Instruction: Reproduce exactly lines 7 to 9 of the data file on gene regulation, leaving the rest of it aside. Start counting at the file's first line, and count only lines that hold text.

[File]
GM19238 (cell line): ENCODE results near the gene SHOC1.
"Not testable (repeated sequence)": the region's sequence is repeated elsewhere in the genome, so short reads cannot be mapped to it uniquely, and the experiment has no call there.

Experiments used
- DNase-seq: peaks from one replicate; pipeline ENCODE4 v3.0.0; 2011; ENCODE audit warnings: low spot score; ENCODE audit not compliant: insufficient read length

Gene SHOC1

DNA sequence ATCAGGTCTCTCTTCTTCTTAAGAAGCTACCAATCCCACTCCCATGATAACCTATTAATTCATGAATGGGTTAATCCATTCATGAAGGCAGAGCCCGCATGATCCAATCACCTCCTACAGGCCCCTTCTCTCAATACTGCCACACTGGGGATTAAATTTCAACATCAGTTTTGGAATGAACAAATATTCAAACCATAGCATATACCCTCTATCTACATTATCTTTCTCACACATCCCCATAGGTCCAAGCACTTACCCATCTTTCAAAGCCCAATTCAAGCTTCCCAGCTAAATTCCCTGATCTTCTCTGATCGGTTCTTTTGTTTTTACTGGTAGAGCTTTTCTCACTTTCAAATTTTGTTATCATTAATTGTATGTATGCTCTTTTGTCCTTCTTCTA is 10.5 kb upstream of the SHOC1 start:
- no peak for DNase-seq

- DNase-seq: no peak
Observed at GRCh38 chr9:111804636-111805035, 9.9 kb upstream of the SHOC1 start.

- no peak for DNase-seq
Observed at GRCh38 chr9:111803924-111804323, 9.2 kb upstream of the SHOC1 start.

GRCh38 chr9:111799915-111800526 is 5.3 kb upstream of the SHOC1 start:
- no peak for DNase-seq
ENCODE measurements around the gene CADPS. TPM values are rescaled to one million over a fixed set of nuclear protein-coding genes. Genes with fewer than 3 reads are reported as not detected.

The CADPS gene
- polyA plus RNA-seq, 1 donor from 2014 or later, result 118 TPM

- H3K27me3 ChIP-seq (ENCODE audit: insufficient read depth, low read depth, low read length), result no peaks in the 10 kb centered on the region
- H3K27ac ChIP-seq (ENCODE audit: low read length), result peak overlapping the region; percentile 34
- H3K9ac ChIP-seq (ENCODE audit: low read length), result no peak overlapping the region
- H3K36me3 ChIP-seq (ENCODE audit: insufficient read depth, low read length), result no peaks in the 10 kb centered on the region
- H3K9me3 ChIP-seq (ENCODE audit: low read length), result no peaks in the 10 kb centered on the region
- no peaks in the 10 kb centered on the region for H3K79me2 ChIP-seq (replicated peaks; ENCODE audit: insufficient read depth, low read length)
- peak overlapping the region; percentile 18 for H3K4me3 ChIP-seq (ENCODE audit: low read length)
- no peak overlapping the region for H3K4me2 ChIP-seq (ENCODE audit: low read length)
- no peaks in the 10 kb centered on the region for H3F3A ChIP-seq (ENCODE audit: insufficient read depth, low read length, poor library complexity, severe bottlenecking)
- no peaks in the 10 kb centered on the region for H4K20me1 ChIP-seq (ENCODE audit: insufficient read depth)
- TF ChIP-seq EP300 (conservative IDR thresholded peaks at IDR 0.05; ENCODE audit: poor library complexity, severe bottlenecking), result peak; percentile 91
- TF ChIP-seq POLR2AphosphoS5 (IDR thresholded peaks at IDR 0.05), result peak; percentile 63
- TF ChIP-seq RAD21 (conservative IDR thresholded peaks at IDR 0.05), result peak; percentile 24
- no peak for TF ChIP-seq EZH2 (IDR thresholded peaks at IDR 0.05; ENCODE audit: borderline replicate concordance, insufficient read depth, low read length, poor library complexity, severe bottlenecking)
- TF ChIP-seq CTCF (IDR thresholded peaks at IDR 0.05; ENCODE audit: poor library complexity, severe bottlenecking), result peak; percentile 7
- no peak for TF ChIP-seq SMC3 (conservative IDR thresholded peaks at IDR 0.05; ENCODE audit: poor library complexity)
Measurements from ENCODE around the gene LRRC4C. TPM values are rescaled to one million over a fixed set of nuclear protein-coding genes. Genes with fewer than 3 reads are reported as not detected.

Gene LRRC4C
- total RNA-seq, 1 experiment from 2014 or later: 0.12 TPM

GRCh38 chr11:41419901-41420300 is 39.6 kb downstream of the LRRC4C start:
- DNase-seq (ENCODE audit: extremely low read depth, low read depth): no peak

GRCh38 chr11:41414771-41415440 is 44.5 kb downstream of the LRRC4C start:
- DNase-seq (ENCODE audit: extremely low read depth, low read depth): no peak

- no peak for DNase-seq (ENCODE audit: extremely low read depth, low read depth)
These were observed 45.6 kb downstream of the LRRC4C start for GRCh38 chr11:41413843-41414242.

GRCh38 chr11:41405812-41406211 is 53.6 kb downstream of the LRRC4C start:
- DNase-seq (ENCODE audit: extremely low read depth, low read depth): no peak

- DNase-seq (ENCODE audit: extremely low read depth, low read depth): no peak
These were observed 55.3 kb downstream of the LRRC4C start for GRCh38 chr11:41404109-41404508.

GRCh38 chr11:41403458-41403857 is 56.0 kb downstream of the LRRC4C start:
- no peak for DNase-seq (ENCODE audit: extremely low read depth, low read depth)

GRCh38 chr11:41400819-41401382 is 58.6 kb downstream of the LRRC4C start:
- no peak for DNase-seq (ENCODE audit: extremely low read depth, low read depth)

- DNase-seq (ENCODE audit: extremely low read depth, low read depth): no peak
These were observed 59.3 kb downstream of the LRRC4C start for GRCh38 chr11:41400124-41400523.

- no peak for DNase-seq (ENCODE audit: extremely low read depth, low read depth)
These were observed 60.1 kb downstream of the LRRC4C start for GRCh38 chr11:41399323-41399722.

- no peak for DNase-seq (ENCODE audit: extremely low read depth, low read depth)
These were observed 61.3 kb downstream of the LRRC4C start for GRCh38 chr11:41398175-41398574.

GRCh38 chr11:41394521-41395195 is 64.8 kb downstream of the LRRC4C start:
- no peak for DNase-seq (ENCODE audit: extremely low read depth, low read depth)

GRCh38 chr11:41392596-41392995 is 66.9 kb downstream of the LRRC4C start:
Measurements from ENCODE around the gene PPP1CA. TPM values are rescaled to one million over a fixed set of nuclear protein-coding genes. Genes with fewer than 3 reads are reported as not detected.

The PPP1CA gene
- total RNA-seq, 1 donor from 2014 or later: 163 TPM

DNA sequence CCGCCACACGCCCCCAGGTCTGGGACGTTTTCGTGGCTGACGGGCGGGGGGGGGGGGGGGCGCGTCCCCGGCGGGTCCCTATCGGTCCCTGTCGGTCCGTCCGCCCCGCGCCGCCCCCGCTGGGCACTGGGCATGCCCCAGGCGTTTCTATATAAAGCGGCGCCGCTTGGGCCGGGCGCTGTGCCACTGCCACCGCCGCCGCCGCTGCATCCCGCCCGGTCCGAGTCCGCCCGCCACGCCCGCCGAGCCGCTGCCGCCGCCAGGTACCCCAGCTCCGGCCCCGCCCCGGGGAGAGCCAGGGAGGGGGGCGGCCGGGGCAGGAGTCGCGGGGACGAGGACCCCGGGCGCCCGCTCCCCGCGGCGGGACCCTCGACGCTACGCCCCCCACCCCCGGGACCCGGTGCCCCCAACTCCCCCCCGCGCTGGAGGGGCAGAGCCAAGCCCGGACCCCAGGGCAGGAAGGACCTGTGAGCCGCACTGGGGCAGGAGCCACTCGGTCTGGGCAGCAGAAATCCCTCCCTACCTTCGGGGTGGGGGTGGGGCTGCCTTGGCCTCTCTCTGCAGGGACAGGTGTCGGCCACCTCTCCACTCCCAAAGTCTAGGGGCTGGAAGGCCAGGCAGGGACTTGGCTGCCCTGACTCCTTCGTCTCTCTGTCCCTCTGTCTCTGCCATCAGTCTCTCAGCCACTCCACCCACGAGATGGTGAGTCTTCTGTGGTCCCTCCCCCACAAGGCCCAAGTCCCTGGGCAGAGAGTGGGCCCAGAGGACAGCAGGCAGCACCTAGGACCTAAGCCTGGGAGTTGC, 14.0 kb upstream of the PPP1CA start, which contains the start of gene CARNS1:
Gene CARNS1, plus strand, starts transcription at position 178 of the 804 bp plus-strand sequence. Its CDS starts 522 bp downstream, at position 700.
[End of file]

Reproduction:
- no peak for DNase-seq

- DNase-seq: no peak
Observed at GRCh38 chr9:111804636-111805035, 9.9 kb upstream of the SHOC1 start.